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This article in JEQ

  1. Vol. 14 No. 4, p. 580-584
     
    Received: May 7, 1985
    Published: Oct, 1985


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doi:10.2134/jeq1985.00472425001400040022x

Degradation of Pyridine Derivatives in Soil1

  1. Gerald K. Sims and
  2. Lee E. Sommers2

Abstract

Abstract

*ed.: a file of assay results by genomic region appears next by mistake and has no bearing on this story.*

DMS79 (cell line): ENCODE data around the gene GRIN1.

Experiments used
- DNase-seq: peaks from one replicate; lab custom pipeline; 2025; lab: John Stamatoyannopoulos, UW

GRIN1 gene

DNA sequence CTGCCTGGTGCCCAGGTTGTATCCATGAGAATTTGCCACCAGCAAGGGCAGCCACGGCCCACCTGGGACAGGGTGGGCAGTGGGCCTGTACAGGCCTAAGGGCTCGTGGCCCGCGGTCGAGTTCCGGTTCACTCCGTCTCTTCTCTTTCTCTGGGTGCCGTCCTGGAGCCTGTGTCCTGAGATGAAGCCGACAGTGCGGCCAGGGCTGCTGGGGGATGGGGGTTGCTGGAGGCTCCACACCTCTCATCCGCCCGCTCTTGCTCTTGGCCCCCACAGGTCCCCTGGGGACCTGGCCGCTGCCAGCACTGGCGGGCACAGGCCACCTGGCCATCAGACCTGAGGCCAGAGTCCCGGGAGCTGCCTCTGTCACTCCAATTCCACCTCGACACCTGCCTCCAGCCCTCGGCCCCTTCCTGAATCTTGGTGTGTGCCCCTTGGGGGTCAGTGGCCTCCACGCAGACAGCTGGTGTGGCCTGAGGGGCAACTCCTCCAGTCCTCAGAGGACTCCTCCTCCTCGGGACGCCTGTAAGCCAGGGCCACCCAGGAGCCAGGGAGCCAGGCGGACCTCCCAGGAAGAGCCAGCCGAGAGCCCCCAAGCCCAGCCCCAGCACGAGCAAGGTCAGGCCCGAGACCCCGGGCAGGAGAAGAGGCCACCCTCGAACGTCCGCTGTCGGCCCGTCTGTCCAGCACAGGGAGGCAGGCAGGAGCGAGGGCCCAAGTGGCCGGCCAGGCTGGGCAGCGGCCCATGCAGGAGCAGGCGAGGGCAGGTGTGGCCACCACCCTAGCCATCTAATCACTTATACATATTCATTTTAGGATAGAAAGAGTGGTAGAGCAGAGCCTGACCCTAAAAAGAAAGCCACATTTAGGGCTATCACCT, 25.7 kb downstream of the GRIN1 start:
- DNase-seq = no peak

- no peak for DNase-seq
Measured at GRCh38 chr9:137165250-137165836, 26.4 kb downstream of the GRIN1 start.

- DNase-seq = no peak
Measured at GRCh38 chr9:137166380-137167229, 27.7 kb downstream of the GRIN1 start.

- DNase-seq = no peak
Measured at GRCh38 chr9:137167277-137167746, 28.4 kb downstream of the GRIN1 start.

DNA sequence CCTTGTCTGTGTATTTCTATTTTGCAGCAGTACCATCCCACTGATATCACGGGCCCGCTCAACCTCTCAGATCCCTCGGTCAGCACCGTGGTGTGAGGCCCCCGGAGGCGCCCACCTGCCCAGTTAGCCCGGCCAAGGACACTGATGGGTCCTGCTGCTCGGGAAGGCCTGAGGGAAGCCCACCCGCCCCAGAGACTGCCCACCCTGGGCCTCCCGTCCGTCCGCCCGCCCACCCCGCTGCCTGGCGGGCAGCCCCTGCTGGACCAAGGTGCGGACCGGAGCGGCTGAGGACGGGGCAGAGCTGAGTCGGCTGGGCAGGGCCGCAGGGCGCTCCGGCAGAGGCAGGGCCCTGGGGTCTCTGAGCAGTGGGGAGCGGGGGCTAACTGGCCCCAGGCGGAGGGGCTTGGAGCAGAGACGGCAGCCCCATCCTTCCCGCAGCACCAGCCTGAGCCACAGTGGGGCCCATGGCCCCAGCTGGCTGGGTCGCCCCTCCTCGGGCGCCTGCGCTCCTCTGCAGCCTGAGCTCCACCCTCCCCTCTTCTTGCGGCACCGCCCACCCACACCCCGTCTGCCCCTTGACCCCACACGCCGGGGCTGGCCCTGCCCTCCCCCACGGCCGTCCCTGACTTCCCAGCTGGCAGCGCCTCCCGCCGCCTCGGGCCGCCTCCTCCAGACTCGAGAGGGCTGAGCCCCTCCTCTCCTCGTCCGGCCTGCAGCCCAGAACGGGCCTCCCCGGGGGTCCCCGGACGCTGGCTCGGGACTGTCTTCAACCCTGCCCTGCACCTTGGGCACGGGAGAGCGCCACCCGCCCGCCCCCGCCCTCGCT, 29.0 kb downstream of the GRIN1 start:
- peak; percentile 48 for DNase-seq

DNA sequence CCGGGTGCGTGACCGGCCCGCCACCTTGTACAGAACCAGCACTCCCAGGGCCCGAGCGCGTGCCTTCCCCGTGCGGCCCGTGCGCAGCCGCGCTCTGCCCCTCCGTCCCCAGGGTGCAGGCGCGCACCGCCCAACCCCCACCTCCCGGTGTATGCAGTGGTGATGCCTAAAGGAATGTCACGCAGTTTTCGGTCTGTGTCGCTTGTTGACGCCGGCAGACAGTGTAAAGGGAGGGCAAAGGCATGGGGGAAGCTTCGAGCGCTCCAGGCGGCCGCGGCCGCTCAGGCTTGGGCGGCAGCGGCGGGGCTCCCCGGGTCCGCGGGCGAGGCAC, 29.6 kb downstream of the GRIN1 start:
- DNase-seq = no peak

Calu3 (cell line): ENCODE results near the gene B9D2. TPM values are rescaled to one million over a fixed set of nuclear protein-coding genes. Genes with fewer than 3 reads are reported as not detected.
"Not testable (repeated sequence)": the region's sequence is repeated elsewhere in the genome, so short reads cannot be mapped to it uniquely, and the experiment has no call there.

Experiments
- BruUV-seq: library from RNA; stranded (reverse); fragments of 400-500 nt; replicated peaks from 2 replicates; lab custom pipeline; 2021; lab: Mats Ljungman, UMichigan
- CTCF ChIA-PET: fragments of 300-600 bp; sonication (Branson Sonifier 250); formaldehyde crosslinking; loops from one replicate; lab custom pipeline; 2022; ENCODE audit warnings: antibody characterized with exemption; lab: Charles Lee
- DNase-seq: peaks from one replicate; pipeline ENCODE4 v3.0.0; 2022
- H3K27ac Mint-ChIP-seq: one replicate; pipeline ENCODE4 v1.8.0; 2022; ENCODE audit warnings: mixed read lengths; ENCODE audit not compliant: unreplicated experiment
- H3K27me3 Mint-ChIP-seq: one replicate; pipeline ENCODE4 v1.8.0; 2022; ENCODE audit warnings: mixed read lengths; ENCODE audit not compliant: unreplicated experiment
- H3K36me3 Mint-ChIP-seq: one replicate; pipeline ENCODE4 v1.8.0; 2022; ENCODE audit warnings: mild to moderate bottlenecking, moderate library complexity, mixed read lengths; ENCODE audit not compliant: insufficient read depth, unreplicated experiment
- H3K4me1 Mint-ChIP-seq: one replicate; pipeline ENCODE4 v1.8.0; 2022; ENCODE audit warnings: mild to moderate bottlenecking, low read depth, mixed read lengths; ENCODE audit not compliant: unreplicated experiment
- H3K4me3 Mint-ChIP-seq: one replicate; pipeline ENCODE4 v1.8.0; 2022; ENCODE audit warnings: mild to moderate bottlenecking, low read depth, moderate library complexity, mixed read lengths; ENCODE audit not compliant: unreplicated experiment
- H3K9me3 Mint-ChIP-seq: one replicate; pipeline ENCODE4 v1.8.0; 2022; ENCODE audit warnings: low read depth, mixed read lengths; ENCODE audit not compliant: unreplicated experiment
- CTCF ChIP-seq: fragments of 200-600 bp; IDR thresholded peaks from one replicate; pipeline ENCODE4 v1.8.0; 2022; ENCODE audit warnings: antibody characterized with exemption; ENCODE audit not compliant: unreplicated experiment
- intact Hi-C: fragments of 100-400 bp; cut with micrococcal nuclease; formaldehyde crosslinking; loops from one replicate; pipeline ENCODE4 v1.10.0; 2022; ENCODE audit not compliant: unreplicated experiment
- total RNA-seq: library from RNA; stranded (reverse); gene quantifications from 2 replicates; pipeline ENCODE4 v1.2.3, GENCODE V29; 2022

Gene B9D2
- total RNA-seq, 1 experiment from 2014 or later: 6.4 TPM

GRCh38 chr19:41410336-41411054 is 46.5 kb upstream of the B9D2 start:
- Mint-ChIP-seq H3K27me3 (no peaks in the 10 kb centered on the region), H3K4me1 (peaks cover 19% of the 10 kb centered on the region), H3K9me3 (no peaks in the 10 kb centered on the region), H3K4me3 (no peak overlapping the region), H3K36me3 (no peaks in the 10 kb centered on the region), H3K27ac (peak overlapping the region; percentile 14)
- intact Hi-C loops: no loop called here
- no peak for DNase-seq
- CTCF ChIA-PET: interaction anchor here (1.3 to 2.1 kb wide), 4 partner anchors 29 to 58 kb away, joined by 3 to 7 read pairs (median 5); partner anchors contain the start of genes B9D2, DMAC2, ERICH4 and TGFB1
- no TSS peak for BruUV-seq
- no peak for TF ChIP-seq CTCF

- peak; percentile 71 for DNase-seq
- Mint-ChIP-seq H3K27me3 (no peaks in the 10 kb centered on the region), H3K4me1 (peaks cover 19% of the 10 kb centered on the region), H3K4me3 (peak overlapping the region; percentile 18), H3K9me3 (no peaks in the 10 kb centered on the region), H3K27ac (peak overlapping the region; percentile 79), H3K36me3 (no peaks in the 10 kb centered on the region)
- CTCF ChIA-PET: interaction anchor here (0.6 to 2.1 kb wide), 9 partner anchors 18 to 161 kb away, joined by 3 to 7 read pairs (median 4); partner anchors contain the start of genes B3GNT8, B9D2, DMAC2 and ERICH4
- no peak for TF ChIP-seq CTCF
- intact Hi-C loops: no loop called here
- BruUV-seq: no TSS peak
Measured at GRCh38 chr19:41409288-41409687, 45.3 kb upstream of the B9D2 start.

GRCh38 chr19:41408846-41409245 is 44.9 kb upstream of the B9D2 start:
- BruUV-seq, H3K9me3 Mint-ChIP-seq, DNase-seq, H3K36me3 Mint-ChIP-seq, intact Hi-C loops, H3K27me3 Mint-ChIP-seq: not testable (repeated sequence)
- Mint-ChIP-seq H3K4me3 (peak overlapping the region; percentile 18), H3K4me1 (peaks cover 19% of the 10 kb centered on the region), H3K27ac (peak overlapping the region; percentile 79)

The fate of pyridine and 25 substituted pyridines in soil (Aeric Ochraqualfs) was examined by measuring the quantity remaining and the inorganic N released as a result of degradation of the pyridine ring for a period of 64 d. Each compound was added to soil at 2 mmol kg−1. Compounds studied included pyridine substituted with one or two hydroxyl, carboxyl, chlorine, amine, or methyl groups. During the 64-d incubation period, extractability of pyridine derivatives with 2 M KCl + 0.01 M HC1 decreased from an average of 88 ± 8.8% to essentially 0 for all compounds except aminopyridines. From 36 to 94% of added aminopyridines was recovered after 64 d of incubation. Degradation of the majority of pyridine derivatives was confirmed by accumulation of N in amounts equivalent to 61 to 80% of the decrease in extractable pyridines at 64 d of incubation. Degradation of unsubstituted pyridine occurred within 8 d, whereas most hydroxypyridines were degraded within 32 to 64 d. Pyridinecarboxylic acids appear to be the most labile group of pyridine derivatives and were dissipated from soil in 4 to 16 d. Most chloropyridines persisted in soil and became weakly associated with some insoluble soil component. However, 4-chloropyridine degraded in 16 d. Aminopyridines resisted degradation in soil while methylpyridines were degraded in 8 to 32 d. Degradability of the compounds generally followed the order pyridinecarboxylic acids > pyridine = mono-hydroxypyridines > methylpyridines > aminopyridines and chloropyridines. This trend was consistent with previous results on biodegradability of the compounds in soil suspension cultures.

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